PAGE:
# Functions

A function is like a small program that has its own name, and can be executed (invoked) by calling that name from another function.

A function combines a group of activities, and is the most basic way to organize your programs and to re-use code.

You pass information into a function, and the function uses that information to calculate and produce a result. The basic form of a function is:

fun functionName(p1: Type1, p2: Type2, ...): ReturnType {
  lines of code
  return result

p1 and p2 are the parameters: the information you pass into the function. Each parameter has an identifier name (p1, p2) followed by a colon and the type of that parameter. The closing parenthesis of the parameter list is followed by a colon and the type of result produced by the function. The lines of code in the function body are enclosed in curly braces. The expression following the return keyword is the result the function produces when it’s finished.

A parameter is how you define what is passed into a function—it’s the placeholder. An argument is the actual value that you pass into the function.

The combination of name, parameters and return type is called the function signature.

Here’s a simple function called multiplyByTwo():

// Functions/MultiplyByTwo.kt

fun multiplyByTwo(x: Int): Int {  // [1]
  println("Inside multiplyByTwo") // [2]
  return x * 2

fun main() {
  val r = multiplyByTwo(5)        // [3]
/* Output:
Inside multiplyByTwo
  • [1] Notice the fun keyword, the function name, and the parameter list consisting of a single parameter. This function takes an Int parameter and returns an Int.
  • [2] These two lines are the body of the function. The final line returns the value of its calculation x * 2 as the result of the function.
  • [3] This line calls the function with an appropriate argument, and captures the result into val r. A function call mimics the form of its declaration: the function name, followed by arguments inside parentheses.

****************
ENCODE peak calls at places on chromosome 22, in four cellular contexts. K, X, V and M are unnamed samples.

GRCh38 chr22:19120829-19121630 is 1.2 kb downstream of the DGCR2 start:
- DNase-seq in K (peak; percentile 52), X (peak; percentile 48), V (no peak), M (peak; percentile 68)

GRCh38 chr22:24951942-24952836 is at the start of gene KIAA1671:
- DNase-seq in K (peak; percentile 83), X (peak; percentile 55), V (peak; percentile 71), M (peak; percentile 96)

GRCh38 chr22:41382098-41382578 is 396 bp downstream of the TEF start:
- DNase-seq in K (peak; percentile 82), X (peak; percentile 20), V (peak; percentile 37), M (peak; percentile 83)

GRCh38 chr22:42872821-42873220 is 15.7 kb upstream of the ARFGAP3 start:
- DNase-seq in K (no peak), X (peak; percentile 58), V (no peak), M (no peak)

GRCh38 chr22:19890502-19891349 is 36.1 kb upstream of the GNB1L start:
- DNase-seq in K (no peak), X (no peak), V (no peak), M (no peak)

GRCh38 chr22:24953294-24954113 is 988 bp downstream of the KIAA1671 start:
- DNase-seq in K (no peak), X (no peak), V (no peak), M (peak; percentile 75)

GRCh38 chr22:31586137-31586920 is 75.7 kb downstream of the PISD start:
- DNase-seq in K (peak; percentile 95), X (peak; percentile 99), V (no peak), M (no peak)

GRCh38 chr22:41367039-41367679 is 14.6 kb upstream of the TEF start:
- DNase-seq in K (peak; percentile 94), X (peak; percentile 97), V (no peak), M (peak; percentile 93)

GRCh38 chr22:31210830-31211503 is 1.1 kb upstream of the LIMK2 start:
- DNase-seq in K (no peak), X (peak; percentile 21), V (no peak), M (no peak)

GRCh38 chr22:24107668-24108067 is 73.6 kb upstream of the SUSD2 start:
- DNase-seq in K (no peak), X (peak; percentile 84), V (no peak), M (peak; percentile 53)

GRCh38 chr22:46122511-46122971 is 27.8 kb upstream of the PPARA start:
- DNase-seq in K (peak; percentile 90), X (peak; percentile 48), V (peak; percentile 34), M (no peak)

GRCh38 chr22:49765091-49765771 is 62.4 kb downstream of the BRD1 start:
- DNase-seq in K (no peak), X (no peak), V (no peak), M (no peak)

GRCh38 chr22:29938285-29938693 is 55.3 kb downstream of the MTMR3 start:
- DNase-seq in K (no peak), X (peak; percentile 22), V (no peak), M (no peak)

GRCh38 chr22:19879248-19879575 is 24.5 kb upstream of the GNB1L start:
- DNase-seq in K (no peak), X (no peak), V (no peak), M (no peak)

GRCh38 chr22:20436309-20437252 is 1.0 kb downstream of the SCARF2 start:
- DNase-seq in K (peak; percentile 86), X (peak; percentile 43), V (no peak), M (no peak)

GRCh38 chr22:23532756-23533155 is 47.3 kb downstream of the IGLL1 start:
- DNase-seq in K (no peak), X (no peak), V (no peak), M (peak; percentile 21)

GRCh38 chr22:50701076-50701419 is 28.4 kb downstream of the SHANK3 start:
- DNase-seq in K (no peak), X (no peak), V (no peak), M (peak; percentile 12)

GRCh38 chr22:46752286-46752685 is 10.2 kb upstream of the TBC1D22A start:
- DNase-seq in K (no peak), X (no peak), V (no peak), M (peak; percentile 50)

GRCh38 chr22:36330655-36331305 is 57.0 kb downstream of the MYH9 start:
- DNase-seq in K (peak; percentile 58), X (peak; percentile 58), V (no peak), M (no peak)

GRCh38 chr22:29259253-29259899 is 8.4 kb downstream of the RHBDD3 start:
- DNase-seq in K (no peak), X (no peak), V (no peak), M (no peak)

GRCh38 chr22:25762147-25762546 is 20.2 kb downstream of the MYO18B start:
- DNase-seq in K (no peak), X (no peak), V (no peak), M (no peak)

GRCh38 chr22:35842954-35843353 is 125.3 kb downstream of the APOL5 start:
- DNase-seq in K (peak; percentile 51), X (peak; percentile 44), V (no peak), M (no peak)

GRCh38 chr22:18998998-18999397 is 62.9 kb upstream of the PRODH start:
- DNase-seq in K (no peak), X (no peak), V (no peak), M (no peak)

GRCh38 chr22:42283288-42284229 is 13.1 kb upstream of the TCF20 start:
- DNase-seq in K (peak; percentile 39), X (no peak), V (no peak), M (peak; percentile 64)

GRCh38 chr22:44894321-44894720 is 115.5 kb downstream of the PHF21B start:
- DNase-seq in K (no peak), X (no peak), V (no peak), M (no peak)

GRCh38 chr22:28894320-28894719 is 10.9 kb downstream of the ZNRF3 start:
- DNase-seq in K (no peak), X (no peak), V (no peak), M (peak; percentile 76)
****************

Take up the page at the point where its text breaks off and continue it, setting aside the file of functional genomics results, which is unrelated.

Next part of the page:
The function code is executed by calling the function, using the function name multiplyByTwo() as an abbreviation for that code. This is why functions are the most basic form of simplification and code reuse in programming. You can also think of a function as an expression with substitutable values (the parameters).

println() is also a function call—it just happens to be provided by Kotlin. We refer to functions defined by Kotlin as library functions.

If the function doesn’t provide a meaningful result, its return type is Unit. You can specify Unit explicitly if you want, but Kotlin lets you omit it:

// Functions/SayHello.kt

fun sayHello() {

fun sayGoodbye(): Unit {
  println("Auf Wiedersehen!")

fun main() {
/* Output:
Auf Wiedersehen!

Both sayHello() and sayGoodbye() return Unit, but sayHello() leaves out the explicit declaration. The main() function also returns Unit.

If a function is only a single expression, you can use the abbreviated syntax of an equals sign followed by the expression:

fun functionName(arg1: Type1, arg2: Type2, ...): ReturnType = expression

A function body surrounded by curly braces is called a block body. A function body using the equals syntax is called an expression body.

Here, multiplyByThree() uses an expression body:

// Functions/MultiplyByThree.kt

fun multiplyByThree(x: Int): Int = x * 3

fun main() {
/* Output:

This is a short version of saying return x * 3 inside a block body.

Kotlin infers the return type of a function that has an expression body:

// Functions/MultiplyByFour.kt

fun multiplyByFour(x: Int) = x * 4

fun main() {
  val result: Int = multiplyByFour(5)
/* Output:

Kotlin infers that multiplyByFour() returns an Int.

Kotlin can only infer return types for expression bodies. If a function has a block body and you omit its type, that function returns Unit.

  • -

When writing functions, choose descriptive names. This makes the code easier to read, and can often reduce the need for code comments. We can’t always be as descriptive as we would prefer with the function names in this book because we’re constrained by line widths.

Exercises and solutions can be found at www.AtomicKotlin.com.